The ECLS-K was designed to address a vast array of research issues. In general, the study focused on three broad areas: 1) schooling and performance, 2) status and transitions, and 3) the interaction of school, family, and community.
Schools and classrooms play a critical role as learning environments in promoting children's positive outcomes. The ECLS-K provides useful information on how schools and classrooms address the needs of all children, including those with special needs (e.g., due to limited English proficiency or disabling conditions). The ECLS-K collected data on how well children perform in different kinds of classrooms and schools and on the interaction between children's backgrounds and their performance in different learning settings. Data were collected on curriculum, instructional practices, resources, school climate, and background characteristics of teachers and administrators in order to examine the relationship between these factors and children's school performance over time.
Children enter kindergarten with differing levels of preparation for school and performance. Thus, issues that the ECLS-K focused on included the status of children at entry to kindergarten, the expectations of parents and schools about what skills, behaviors, and attributes are necessary for school success, and how children fare in the new environment as they make the transition from home to school. The study also measured children's skills and knowledge at several intervals from kindergarten through eighth grade.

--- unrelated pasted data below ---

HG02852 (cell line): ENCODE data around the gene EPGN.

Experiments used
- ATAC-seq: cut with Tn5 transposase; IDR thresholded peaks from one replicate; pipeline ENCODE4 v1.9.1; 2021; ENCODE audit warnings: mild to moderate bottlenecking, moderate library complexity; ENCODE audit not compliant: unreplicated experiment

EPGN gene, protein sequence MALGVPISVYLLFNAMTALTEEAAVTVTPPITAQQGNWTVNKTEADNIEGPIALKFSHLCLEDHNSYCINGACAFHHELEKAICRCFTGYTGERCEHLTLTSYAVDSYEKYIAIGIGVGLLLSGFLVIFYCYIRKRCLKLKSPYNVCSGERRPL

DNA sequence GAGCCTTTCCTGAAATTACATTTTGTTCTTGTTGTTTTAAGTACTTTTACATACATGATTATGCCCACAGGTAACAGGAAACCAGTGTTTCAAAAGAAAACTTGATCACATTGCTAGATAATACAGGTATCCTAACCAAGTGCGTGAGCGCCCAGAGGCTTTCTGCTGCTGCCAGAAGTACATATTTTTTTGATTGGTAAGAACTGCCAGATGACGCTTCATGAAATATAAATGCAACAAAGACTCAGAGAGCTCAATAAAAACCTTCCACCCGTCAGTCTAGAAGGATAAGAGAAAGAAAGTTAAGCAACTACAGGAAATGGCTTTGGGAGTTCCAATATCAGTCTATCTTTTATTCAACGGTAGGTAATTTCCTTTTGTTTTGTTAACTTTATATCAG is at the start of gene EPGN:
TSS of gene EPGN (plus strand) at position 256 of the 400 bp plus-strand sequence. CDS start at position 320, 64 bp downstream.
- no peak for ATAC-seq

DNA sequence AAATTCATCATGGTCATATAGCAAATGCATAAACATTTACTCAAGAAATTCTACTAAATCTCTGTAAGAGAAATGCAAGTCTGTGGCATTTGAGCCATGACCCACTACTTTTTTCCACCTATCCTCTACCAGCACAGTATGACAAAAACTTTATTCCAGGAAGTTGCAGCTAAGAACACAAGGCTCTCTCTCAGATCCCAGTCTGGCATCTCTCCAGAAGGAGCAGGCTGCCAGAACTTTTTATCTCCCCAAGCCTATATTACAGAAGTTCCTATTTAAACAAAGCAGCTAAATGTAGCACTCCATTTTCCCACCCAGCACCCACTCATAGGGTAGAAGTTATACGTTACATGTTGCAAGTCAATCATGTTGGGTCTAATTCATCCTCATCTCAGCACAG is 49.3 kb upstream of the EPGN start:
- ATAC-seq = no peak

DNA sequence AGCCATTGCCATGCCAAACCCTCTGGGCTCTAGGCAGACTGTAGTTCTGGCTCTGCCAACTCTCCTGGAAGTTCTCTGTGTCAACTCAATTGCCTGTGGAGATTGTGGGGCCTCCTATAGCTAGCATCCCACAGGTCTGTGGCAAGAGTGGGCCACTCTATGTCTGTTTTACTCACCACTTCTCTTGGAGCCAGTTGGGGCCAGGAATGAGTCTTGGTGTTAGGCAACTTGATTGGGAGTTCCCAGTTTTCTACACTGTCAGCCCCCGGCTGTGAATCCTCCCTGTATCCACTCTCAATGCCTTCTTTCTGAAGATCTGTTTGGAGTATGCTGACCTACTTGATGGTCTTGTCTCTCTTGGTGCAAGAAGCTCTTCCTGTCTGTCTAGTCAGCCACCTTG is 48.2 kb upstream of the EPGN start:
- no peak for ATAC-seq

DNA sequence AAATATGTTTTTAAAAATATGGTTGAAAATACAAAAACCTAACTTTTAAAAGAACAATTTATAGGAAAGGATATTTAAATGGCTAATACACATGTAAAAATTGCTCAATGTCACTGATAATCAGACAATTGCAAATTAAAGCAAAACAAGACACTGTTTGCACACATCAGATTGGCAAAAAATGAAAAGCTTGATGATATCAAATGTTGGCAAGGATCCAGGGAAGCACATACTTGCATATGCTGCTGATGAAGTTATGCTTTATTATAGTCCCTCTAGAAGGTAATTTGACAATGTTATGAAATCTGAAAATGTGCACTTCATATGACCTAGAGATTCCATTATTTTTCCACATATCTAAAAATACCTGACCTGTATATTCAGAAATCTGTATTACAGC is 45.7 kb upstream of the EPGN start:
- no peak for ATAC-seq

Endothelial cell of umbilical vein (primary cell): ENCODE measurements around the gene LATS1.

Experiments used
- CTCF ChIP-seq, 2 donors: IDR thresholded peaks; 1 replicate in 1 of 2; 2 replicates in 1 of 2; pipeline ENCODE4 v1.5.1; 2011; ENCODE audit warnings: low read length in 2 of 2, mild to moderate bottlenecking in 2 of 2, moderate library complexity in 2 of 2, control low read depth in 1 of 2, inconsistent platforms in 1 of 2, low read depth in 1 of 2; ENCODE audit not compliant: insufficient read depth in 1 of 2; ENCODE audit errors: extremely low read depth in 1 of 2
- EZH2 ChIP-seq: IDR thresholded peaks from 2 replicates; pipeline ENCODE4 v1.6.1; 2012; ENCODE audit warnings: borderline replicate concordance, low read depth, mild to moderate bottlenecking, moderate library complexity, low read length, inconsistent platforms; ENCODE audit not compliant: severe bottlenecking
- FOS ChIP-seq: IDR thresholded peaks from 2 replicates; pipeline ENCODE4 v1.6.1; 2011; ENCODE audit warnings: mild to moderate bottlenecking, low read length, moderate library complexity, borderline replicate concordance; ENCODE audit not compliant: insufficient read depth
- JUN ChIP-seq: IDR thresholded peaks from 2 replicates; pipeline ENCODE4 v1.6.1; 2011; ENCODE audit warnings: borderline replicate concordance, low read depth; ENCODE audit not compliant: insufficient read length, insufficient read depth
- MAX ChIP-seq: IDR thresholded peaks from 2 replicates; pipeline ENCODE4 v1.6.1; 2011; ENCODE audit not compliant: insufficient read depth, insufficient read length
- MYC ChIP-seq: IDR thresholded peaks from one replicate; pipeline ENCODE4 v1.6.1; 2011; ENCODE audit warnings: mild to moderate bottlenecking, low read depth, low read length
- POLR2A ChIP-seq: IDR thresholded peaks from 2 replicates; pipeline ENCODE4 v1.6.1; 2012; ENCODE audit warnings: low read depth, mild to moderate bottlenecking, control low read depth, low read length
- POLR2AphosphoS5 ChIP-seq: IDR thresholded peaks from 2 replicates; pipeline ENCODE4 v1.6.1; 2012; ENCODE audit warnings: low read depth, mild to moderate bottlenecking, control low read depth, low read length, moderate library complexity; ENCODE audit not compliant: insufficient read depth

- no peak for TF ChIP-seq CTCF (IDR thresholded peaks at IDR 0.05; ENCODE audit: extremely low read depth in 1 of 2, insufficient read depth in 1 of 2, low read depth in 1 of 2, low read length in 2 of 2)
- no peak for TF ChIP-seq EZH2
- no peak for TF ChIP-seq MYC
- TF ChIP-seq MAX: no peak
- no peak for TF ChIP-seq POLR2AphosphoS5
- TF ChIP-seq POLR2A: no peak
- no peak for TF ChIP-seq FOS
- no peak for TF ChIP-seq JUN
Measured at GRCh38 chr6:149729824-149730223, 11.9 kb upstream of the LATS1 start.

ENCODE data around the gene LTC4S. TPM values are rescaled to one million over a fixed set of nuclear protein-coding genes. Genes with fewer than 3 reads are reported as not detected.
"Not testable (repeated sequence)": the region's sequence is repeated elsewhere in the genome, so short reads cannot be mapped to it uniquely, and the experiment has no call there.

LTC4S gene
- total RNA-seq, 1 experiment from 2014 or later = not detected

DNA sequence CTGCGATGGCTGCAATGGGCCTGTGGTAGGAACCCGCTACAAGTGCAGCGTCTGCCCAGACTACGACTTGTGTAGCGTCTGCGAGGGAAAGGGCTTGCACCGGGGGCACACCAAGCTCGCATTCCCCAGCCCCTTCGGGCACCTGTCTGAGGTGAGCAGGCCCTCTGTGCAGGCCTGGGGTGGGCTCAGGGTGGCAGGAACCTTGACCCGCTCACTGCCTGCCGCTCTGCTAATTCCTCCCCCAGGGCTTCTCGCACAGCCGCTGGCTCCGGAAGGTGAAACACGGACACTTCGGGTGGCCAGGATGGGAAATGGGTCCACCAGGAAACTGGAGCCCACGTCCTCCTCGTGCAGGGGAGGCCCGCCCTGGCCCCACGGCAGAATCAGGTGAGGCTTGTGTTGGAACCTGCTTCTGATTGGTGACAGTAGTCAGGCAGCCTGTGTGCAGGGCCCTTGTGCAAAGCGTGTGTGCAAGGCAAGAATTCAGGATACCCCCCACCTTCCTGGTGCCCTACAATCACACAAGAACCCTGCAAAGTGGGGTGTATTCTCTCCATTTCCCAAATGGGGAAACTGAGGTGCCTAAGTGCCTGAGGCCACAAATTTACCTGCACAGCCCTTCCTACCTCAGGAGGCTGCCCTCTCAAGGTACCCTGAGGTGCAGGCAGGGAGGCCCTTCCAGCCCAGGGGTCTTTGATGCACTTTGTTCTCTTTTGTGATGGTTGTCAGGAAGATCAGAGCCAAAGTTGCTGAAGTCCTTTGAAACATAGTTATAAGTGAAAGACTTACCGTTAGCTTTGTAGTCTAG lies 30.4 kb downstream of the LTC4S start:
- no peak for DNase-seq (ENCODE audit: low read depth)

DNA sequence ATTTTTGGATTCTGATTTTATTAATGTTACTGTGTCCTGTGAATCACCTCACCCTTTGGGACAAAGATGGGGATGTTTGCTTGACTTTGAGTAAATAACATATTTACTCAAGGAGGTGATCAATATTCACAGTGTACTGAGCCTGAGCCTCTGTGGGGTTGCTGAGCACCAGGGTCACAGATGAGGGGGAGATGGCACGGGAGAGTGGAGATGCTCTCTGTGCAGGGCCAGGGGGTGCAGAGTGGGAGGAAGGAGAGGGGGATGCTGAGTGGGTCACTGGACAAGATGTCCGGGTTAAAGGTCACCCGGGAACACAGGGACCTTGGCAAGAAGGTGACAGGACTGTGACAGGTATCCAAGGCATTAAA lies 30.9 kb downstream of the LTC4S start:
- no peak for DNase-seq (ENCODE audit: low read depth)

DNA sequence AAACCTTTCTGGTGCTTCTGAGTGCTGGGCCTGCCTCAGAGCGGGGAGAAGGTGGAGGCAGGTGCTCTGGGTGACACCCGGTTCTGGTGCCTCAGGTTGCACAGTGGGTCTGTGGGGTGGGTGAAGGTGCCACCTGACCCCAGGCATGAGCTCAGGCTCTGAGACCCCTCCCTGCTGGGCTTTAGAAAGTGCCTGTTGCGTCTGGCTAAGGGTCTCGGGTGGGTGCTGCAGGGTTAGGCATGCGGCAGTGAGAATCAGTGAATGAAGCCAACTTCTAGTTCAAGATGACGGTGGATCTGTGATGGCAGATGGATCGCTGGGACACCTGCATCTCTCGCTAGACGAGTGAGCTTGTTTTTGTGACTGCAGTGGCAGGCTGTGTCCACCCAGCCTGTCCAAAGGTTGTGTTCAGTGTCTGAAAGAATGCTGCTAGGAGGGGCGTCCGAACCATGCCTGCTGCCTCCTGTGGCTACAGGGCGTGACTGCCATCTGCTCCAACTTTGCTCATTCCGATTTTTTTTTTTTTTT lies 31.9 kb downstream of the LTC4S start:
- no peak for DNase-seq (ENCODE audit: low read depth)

Numerous factors influence children's educational and other life outcomes. The ECLS-K provides critical information on the roles that parents and families play in preparing for and supporting their children's education and how families, schools, and communities interact to support children's education. The ECLS-K focused on the resources of the family, the home environment, and the community that can have a profound impact on children's success in school and provide the context within which schools must operate.